The invention described herein may be manufactured and used by or for the Government of the United States of America for governmental purposes without the payment of any royalties thereon or therefor.

The present invention relates generally to information storage and processing systems and more particularly to a simplified means for realizing storage memory capability in neuristor systems which employ only trigger coupled neuristor junctions or require a minimum use of refractory junctions. By employing a unique and novel combination of trigger-coupled neuristor junctions, the present invention provides a means for generating pulse trains of arbitrary length and, within limits imposed by neuristor parameters, arbitrary frequency.

I. The neuristor device The neuristor is an active transmission line having properties similar to those of a neurons axon. A wide variety of information processing functions can be realized by appropriately interconnecting networks of neuristors without recourse to transistors, tubes, resistors, capacitors, coils, or other electronic devices.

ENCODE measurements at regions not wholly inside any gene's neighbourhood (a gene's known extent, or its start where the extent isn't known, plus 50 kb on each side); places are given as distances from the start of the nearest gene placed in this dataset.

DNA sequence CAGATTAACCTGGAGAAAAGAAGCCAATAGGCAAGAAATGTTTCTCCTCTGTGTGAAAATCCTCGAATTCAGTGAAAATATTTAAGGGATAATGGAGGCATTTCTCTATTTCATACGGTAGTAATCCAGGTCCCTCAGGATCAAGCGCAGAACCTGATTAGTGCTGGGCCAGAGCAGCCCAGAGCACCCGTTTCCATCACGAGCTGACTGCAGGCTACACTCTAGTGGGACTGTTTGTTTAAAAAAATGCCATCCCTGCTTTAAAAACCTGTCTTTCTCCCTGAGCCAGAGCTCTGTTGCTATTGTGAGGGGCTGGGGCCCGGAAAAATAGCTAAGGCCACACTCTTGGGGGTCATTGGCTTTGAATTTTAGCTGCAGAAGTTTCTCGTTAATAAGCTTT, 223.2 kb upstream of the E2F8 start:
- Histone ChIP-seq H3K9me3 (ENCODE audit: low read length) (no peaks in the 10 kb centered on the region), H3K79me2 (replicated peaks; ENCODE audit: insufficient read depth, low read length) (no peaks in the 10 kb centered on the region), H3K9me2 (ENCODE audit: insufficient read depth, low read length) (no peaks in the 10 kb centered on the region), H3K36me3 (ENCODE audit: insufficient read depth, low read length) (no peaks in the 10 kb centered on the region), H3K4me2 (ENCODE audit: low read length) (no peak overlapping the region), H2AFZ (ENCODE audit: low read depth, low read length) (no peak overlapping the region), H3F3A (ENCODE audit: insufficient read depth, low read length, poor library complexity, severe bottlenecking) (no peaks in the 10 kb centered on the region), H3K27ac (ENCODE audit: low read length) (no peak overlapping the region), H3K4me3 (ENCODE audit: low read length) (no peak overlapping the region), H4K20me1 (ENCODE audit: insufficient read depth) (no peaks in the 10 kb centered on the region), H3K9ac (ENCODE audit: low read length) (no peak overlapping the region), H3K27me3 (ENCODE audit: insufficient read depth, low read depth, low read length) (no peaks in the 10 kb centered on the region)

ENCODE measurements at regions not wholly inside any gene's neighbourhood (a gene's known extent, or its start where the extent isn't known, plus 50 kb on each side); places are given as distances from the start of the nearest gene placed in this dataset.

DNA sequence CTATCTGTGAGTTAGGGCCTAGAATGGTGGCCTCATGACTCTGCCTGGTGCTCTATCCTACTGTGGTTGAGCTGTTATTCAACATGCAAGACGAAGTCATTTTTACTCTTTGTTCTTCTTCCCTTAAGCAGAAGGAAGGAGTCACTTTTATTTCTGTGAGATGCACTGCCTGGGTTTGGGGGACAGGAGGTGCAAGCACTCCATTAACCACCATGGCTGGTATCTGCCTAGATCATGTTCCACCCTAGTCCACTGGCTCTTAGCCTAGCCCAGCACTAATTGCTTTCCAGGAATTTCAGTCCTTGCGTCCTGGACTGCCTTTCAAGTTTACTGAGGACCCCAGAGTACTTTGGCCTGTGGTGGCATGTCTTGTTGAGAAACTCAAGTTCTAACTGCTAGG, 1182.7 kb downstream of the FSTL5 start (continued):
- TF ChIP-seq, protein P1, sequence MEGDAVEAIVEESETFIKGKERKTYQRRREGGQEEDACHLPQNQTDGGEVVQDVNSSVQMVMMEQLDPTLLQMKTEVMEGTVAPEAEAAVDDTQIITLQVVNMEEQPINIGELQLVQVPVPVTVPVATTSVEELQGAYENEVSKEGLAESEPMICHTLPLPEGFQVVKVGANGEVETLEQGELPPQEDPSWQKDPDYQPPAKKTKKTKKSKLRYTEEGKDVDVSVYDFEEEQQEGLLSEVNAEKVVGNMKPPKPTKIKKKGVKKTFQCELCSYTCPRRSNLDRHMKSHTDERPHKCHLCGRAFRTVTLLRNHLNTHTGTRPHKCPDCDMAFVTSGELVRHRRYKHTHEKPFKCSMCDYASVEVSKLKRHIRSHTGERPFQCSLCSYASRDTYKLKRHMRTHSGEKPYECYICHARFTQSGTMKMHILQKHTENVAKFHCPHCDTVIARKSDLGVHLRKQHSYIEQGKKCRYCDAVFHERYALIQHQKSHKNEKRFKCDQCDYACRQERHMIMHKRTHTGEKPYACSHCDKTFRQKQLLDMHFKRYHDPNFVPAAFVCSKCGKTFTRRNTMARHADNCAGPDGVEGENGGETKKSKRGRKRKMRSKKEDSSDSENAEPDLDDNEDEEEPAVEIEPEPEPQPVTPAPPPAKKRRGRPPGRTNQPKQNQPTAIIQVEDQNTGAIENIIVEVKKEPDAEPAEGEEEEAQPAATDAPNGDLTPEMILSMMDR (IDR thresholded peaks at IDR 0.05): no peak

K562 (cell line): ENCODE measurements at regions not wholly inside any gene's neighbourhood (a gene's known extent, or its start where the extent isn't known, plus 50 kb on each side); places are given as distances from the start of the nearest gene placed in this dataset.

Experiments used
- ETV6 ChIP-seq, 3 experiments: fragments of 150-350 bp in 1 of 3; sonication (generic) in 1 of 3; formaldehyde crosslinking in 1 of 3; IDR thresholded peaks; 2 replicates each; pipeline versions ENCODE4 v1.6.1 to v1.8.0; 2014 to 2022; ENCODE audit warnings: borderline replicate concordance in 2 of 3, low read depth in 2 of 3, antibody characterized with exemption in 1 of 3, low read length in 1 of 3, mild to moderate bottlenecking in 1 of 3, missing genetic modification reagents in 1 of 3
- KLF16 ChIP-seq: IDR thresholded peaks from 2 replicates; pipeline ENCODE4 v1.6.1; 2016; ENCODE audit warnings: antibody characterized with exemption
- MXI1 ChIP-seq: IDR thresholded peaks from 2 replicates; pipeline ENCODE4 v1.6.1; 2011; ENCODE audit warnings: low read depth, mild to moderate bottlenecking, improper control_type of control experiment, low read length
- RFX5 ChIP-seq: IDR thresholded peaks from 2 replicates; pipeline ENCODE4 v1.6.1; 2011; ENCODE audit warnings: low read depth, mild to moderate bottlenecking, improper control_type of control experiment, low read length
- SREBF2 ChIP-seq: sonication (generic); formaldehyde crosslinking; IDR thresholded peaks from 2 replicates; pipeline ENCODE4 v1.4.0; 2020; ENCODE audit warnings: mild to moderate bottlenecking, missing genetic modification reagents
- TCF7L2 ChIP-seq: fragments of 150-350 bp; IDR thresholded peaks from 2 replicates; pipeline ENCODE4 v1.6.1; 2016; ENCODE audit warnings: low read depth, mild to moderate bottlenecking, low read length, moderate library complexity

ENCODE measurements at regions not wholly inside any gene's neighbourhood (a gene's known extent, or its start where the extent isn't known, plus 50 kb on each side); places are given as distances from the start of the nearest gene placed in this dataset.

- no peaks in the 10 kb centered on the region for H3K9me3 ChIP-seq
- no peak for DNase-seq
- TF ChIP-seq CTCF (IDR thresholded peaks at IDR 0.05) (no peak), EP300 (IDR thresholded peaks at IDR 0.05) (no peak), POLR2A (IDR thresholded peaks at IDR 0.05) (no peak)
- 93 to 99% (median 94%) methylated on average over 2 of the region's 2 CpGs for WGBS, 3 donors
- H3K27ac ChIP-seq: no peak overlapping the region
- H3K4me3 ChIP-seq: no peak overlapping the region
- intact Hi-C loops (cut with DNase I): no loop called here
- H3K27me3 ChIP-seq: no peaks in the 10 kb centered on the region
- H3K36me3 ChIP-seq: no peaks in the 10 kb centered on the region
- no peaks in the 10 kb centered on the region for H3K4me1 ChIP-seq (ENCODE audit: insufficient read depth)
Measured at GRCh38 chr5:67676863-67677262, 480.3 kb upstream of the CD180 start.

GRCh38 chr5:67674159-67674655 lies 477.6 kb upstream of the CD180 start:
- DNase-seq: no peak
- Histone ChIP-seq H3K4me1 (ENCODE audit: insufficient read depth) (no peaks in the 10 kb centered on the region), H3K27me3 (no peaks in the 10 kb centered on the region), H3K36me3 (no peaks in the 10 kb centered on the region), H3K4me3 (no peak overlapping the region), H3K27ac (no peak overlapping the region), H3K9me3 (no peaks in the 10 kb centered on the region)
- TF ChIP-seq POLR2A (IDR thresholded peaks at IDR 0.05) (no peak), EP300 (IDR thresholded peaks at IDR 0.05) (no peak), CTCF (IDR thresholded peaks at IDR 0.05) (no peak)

The neuristor is a device concept suggested by the propagation mechanism employed by the axon portion of the neuron. The axon is an active transmission line which propagates a pulse without attenuation, and the propagating pulse takes the form of a moving discharge which can be compared to the propagating flame front moving along a chemical fuze. The difference between the two, however, is that the fuze cannot be used again while the axon can support propagation for an indefinite number of times provided that it has had suflicient time to recover to its initial state before each new discharge is triggered.

If an axon is examined at one moment in time when a single pulse is propagating along its length, there will be three distinct regions in evidence. One region is the portion of the axon which the pulse has not yet reached and this portion is in a charged or standby condition. The pulse itself is at the discharged portion of the axon while the portion of the axon over which the pulse has just travelled is in an unstable or partially discharged state and this latter portion will recover to its initial or charged state after a finite time.